I'd planned to start my Saturday morning at the Park at OWA, and dutifully set out from my overnight base in Tallahassee with the aim of arriving there a few minutes before the advertised 11:00am opening time. Unfortunately I'd completely missed the fact that Alabama (and indeed the north-west corner of Florida) is in Central Time rather than Eastern Time, an embarrassing blunder that set me on course to be an hour early. I was already on the interstate by the time I realised my mistake. I thought about taking a nap in a rest area, but decided to reorder my day to visit Track Family Fun Park first.
Track Family Fun Park
2nd March 2019
There are five separate Track Family Fun Parks located around the south-eastern United States. Each features an arcade, several go kart tracks, and a number of amusement rides. As of this writing the only one of the five to have a roller coaster is the branch in Gulf Shores, which acquired its compact spinning coaster from the defunct Pier Park Amusement Rides in nearby Panama City Beach.
Spinning Coaster (#2581) has the same station fascia as the first example of the genre that premiered at the IAAPA expo in late 2013. I can't speak for whether it's the same physical unit or not, but it certainly could be; I don't think I've seen that exact design anywhere else. Today the front car was out of service, so I took a seat in the back for ten laps that (for the second time in as many days) had fairly respectable spinning. An individual ticket cost me $7, which was a definite improvement over what it cost me to embarrass myself at Andretti Thrill Park.
Park at OWA
2nd March 2019
OWA, or "big water" in the local patois, is a relatively new retail, sports, and shopping complex developed by the Poarch Band of Creek Indians in the south-eastern corner of Alabama, just ten miles away from the Florida border. The initial investment of $240 million has been used to construct a range of shops, an amusement park, and a hotel – and there's more to come; a water park has already been announced, and the master plan also includes condominiums and an RV park.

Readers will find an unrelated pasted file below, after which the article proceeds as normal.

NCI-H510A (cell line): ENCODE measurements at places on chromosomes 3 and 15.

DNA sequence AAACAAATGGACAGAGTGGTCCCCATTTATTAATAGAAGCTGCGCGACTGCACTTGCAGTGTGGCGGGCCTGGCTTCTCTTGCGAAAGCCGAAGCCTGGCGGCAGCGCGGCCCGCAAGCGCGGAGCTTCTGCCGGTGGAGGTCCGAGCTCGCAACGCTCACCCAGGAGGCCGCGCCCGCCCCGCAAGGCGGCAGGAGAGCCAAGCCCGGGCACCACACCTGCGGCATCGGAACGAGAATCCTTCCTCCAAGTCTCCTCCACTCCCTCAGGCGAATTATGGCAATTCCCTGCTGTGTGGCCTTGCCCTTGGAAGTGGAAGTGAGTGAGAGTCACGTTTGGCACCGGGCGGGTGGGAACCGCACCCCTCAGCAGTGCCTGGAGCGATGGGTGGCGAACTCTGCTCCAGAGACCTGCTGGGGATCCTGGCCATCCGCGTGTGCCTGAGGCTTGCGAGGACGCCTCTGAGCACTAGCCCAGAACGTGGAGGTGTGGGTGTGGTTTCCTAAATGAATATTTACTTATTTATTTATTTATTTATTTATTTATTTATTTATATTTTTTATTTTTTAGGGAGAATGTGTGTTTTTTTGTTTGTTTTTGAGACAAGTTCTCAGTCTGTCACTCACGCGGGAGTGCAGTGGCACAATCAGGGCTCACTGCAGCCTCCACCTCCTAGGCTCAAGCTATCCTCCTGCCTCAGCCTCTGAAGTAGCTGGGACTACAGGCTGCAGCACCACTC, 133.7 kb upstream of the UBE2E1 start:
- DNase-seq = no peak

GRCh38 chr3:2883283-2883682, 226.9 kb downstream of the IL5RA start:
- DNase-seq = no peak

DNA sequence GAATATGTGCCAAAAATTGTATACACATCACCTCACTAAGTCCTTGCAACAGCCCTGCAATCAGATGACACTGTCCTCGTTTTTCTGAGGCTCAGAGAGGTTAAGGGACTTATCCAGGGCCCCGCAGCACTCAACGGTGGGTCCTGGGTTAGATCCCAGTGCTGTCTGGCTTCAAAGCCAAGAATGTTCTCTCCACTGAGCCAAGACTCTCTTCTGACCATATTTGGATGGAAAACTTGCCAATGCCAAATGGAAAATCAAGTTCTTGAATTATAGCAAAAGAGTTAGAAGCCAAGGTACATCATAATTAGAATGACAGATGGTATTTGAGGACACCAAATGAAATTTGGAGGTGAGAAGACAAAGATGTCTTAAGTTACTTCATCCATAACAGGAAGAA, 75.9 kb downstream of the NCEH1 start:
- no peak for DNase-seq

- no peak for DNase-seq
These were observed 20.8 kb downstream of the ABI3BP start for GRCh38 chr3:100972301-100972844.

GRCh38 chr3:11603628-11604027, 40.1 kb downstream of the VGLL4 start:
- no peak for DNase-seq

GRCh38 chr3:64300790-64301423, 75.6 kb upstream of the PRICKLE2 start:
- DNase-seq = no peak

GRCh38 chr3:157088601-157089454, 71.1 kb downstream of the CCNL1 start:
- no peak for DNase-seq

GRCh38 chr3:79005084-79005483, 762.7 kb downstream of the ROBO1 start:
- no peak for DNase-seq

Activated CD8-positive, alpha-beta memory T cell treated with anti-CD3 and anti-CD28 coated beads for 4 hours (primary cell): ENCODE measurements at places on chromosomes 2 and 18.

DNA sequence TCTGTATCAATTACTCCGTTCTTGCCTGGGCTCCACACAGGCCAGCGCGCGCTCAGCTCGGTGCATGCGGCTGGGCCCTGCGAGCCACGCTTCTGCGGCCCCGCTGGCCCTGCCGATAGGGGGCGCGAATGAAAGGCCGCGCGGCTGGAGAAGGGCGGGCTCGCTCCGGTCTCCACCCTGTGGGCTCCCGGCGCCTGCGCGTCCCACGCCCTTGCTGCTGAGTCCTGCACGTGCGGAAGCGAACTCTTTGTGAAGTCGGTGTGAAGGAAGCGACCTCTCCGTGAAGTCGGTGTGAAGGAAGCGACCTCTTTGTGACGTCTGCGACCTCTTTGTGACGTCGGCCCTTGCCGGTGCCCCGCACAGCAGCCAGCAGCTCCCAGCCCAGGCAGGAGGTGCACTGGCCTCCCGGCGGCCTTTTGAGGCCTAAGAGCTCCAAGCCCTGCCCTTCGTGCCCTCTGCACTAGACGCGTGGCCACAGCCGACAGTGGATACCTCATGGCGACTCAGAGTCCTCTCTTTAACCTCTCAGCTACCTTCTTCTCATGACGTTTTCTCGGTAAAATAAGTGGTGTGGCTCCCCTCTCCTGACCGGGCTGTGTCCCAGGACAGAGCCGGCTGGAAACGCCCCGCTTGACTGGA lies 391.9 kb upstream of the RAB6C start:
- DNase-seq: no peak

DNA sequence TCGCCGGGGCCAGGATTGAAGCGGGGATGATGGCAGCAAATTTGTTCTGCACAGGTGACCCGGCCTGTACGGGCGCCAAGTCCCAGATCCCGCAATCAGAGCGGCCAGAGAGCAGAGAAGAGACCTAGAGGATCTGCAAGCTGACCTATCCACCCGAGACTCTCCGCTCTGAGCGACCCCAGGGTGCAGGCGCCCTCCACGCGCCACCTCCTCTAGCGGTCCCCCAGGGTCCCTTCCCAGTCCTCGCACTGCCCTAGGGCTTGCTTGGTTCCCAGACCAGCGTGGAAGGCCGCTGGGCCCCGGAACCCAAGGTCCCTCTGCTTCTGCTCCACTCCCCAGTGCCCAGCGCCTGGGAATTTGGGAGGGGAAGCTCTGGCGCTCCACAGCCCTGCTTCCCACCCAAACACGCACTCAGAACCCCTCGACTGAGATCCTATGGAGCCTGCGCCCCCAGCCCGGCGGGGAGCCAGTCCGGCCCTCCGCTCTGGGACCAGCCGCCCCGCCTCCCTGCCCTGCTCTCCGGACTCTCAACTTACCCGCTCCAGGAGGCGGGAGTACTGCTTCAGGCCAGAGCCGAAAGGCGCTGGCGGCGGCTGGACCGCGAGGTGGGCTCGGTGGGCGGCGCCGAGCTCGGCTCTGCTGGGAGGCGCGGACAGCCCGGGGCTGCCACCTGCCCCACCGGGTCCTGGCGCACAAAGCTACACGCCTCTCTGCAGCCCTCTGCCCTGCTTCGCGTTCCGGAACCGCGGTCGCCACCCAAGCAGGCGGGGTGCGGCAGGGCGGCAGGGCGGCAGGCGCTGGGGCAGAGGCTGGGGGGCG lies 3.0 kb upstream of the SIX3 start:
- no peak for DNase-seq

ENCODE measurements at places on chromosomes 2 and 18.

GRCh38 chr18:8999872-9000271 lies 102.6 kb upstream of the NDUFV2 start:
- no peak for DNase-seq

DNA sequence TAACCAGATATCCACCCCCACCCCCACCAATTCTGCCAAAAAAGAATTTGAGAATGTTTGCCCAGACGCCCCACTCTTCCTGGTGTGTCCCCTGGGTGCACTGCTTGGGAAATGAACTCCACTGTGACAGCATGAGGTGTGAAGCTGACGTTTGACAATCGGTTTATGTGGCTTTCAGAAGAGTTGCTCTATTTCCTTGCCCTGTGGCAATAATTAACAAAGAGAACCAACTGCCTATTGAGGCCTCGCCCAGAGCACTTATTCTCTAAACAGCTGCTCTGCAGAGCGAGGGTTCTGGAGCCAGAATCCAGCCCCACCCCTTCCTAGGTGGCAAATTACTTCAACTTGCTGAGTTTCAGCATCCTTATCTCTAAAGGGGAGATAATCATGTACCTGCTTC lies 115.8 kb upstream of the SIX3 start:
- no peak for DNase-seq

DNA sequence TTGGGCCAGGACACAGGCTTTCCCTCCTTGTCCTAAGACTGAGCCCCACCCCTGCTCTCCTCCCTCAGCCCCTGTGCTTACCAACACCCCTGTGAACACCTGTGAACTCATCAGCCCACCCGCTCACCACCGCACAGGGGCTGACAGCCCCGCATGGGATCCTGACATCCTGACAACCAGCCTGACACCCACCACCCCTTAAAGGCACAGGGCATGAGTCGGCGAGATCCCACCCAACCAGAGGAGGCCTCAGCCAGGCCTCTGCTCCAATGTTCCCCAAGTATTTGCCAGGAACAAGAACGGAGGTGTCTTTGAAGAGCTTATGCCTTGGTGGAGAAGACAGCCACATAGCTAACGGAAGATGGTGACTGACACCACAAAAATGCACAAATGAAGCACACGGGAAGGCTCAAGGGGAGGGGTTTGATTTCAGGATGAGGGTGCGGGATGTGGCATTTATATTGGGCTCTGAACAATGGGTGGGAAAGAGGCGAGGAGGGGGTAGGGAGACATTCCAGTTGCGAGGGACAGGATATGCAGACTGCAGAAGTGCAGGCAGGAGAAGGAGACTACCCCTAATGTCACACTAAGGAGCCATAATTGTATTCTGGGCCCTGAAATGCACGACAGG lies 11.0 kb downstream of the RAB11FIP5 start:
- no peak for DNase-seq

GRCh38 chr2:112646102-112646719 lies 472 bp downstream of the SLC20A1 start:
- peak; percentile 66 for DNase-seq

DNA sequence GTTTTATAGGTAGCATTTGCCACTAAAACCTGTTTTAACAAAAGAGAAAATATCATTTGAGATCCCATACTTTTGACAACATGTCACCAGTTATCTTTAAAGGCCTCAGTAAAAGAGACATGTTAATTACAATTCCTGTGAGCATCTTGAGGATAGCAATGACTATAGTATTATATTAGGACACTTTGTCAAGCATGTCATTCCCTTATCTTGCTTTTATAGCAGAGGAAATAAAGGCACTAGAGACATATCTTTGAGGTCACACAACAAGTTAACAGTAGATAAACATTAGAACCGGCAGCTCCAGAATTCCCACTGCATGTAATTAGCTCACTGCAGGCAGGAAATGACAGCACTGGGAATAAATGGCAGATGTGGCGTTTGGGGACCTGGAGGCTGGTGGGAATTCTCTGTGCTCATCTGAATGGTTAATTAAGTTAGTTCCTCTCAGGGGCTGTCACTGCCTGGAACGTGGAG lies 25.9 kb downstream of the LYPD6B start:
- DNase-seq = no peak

The Park at OWA occupies half a million square feet of space in the south-eastern corner of the site. The twenty-one rides are all standard models straight from the Zamperla catalogue, including three roller coasters; an 80STD, a Spinning Mouse, and a copy of the Coney Island Thunderbolt that runs down the center of the park. Other major attractions include an Air Race, a Disk'O Coaster, an Endeavor, a Vertical Swing, and a WindstarZ. Access to the rides today was via a wristband, which I suspect to have been a recent change, as there was a sign at the exit reminding returning guests to get a hand stamp before leaving. Today this wasn't needed; visitors could come and go as they pleased.